The NSA has, for decades, favored offensive security (hacking others) over defensive security (protecting us). The Obama administration created a process called the vulnerabilities equities process to try and rationalize keeping bugs secret to use against others vs. telling vendors so that they could fix them. Check Point research published a report talking about one failure where the Chinese figured out the bug we were using, one way or another and used it against us. That is the danger of offensive security. Read the details here. Credit: The Register

HINT: When Your Vendor Tells You it is Time to Upgrade – Listen

Airplane maker Bombardier is the latest entry into the club of companies who were compromised with Accellion’s decades old FTA file transfer system. What was likely stolen was intellectual property. Accellion has been trying to get customers off this decades old platform for 5 years. Now they say they are going to formally end-of-life the old software in April. 300 customers did not listen. At least 100 were compromised. Credit: ZDNet

Microsoft Asks Congress to Force Companies to Disclose Breaches

Microsoft’s president Brad Smith testified at a Senate Intelligence Committee hearing this week about the SolarWinds breach. Smith said that the private sectors should be legally obligated to disclose any major hacks. None of the other CEOs who testified argued with Smith. The details of who, how, when, etc. are note easy to figure out as is the penalty for breaking the law. I suspect that the overwhelming majority of breaches are never reported to anyone because there is no incentive to do so. Credit: The Register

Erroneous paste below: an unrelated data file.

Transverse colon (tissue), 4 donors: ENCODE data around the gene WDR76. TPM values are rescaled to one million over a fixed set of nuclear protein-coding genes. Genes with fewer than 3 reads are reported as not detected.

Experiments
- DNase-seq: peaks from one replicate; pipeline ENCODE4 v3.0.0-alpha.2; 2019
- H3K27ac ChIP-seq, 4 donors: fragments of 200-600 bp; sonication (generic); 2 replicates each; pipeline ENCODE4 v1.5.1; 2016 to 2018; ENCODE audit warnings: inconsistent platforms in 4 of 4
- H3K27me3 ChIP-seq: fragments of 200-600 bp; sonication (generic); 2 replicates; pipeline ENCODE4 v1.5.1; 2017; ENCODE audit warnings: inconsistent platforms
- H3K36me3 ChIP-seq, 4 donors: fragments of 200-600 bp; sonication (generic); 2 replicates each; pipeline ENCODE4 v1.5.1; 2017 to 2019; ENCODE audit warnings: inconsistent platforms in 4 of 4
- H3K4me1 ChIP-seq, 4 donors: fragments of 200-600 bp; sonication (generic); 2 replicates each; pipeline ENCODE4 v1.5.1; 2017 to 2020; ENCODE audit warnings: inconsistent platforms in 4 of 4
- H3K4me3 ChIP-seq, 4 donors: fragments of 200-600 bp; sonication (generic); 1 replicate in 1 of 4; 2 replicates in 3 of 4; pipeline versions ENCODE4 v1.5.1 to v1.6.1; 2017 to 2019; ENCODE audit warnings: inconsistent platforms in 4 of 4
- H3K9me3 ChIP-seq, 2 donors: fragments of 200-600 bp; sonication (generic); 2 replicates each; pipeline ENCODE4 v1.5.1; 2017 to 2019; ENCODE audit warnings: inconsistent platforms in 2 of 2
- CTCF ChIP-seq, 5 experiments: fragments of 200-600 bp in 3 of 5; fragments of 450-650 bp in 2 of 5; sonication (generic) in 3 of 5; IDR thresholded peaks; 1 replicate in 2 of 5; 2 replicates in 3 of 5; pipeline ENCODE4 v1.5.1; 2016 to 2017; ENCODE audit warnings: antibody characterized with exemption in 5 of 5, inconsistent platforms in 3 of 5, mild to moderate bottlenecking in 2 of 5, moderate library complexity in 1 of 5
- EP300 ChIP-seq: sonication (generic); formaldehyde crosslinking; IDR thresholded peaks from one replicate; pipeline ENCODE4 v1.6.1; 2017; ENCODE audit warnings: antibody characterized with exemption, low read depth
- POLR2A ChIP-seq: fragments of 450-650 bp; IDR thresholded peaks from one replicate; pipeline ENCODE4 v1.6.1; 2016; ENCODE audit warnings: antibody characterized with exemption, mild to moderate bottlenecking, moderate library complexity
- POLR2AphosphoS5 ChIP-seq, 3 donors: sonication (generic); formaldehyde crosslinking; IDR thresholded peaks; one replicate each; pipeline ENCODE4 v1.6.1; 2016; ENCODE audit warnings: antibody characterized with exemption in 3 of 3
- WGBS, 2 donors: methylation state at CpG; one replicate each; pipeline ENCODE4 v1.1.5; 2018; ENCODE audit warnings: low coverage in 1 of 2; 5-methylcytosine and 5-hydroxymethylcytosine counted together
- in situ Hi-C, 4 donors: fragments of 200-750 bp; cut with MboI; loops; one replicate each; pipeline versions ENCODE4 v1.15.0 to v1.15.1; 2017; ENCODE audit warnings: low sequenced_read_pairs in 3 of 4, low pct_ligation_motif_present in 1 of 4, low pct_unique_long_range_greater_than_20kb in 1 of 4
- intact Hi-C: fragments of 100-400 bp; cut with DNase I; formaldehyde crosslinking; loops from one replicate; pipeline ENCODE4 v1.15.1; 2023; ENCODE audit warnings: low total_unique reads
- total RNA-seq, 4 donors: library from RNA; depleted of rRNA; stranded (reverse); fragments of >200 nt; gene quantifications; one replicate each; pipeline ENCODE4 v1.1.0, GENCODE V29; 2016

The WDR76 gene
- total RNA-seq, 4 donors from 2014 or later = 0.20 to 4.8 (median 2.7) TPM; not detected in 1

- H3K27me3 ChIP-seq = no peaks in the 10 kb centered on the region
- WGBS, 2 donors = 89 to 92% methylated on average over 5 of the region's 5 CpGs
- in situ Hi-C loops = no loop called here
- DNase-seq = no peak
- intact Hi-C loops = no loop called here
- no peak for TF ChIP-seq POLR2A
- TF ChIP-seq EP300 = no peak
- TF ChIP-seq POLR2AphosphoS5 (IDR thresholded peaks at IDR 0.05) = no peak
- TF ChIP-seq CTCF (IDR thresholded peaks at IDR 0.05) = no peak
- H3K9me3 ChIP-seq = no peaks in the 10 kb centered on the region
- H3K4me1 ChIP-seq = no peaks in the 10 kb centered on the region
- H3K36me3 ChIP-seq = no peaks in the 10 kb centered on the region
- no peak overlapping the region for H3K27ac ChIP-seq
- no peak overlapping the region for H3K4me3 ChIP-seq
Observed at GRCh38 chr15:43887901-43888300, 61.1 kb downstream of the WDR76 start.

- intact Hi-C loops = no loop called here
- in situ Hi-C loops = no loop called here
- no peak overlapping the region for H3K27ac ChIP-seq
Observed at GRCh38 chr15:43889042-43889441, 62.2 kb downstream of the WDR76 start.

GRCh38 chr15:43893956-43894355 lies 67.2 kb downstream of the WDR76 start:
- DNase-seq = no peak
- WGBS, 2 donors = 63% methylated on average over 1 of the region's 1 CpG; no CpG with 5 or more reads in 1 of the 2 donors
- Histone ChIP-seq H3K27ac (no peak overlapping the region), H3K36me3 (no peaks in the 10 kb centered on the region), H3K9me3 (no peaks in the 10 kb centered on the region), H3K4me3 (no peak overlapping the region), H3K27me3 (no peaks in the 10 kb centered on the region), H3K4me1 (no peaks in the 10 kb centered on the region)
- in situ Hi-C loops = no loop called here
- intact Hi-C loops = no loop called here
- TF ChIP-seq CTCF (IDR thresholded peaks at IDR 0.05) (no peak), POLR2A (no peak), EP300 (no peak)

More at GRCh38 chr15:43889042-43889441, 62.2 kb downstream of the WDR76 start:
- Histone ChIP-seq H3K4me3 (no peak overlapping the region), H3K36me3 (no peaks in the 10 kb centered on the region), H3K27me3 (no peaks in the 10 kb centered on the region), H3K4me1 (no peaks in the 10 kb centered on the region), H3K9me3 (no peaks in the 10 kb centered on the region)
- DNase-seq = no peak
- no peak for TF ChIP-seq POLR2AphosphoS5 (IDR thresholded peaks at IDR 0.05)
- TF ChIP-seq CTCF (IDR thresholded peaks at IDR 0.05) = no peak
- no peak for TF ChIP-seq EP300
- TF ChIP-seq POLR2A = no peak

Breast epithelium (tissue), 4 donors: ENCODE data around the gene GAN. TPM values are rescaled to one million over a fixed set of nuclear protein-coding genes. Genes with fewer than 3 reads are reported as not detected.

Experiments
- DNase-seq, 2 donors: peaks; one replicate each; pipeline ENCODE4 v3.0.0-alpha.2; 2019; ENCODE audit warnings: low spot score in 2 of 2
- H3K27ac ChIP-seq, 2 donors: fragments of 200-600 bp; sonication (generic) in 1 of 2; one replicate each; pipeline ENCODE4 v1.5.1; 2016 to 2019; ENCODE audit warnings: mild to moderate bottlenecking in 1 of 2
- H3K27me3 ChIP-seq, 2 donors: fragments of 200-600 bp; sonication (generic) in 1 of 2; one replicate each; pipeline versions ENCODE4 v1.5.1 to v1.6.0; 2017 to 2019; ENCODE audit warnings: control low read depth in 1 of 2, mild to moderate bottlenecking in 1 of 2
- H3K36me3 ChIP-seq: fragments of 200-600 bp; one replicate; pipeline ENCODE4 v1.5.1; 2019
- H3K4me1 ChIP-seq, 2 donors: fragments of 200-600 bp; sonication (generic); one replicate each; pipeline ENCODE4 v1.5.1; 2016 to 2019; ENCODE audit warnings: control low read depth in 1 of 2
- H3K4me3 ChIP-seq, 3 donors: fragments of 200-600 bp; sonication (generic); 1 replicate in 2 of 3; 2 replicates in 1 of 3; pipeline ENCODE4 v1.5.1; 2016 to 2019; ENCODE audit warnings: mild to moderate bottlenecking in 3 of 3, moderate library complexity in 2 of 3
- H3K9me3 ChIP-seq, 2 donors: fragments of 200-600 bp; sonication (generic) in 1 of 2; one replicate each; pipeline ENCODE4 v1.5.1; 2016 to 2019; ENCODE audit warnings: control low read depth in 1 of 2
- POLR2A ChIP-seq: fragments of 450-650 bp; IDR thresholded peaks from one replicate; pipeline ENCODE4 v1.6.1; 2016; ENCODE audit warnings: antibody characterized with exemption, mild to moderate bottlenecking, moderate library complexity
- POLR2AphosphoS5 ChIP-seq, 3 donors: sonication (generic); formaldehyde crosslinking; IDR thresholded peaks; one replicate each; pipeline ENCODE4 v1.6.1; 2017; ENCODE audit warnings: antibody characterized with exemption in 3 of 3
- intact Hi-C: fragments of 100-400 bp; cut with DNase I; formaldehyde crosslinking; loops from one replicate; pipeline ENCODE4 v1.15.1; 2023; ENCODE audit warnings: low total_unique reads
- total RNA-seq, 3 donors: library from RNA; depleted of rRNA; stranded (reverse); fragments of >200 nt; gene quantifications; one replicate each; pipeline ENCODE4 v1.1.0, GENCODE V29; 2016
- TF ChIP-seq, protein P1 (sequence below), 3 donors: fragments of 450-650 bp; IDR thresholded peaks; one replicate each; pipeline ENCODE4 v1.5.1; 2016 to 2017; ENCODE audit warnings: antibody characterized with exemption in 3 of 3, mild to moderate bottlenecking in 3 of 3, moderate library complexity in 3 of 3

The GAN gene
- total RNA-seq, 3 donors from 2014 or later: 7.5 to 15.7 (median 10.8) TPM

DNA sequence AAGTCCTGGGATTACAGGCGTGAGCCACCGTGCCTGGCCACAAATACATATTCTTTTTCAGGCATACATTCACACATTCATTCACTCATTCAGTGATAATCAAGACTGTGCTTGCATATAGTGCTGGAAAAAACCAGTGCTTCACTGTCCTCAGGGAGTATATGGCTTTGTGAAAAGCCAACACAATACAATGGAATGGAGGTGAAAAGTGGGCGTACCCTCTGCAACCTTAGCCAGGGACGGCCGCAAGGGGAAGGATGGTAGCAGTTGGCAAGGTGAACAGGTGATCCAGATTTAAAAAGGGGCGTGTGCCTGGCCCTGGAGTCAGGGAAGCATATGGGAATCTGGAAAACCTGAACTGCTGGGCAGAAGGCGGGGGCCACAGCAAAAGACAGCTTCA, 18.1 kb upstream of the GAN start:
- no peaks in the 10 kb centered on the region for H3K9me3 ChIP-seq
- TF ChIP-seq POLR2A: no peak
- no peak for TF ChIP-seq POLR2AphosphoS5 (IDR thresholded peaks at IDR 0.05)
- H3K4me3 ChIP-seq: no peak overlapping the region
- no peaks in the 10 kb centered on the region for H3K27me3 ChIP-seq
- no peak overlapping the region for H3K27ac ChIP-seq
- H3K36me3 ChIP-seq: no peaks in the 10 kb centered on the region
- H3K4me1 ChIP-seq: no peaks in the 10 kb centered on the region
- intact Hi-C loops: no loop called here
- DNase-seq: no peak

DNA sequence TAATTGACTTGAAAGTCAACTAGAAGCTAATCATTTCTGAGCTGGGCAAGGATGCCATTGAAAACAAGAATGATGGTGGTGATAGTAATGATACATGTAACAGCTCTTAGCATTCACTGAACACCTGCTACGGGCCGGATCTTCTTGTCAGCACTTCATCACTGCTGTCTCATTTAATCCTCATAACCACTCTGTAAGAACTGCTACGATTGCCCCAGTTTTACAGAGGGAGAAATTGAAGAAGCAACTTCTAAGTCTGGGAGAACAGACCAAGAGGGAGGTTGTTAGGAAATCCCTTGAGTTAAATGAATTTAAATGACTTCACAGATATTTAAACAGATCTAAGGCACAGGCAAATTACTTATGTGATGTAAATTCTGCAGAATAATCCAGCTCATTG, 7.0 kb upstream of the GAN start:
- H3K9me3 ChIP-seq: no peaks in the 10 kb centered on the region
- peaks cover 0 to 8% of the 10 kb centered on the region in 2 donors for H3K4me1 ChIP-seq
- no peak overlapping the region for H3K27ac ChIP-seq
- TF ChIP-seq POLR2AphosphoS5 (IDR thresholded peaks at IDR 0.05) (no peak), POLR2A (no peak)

DHS-CISA Reveals Authentication Bypass of Rockwell Factory Controllers

Rockwell industrial automation controllers used in places like factory floors can be compromised by a remote hacker if they can install some malware on the network. The bug has a severity score of 10 out of 10. The compromise would allow hackers to upload firmware of their choosing and download data from the controller. The bug was initially disclosed to Rockwell in 2019. Credit: Security Week

As Another DoD Contractor is Breached; DoD Works to Stop Them

Visser Precision, a precision parts contract manufacturer based in Denver, Colorado, has confirmed a “cybersecurity incident”.

Visser makes parts for the likes of Tesla, Space X, Boeing and defense contractor Lockheed Martin.

The ransomware was DoppelPaymer, is one of the Ransomware 2.0 variants that steal the data before they encrypt it.  Some of that data is available for download on the hacker’s website to prove that they stole the data.

One of the documents appears to be a partial schematic for a missile antenna.


While Tesla, SpaceX and Boeing did not respond to requests for comment, Lockheed said that they were “aware of the situation”.

Source: Tech Crunch

Lockheed, as a defense contractor, is required to notify the Department of Defense within 72 hours of a breach in most cases.  We assume Lockheed did that.   That requirement flows down to all subcontractors like Visser.  DoD can then decide what next steps are appropriate.  In this case, since it appears that sensitive information was actually stolen from Visser, DoD will, most likely, investigate.

As of about a month ago, DoD released version 1.0 of it’s Cybersecurity Capability Maturity Model (CMMC), a framework for improving the security of defense contractors.  DoD has not, however, started implementing it.  The program requires everyone who sells to the DoD, from cafeteria operators to lawn care firms to companies building missiles, to adhere to a range of cybersecurity standards and be certified by a third party to ensure compliance.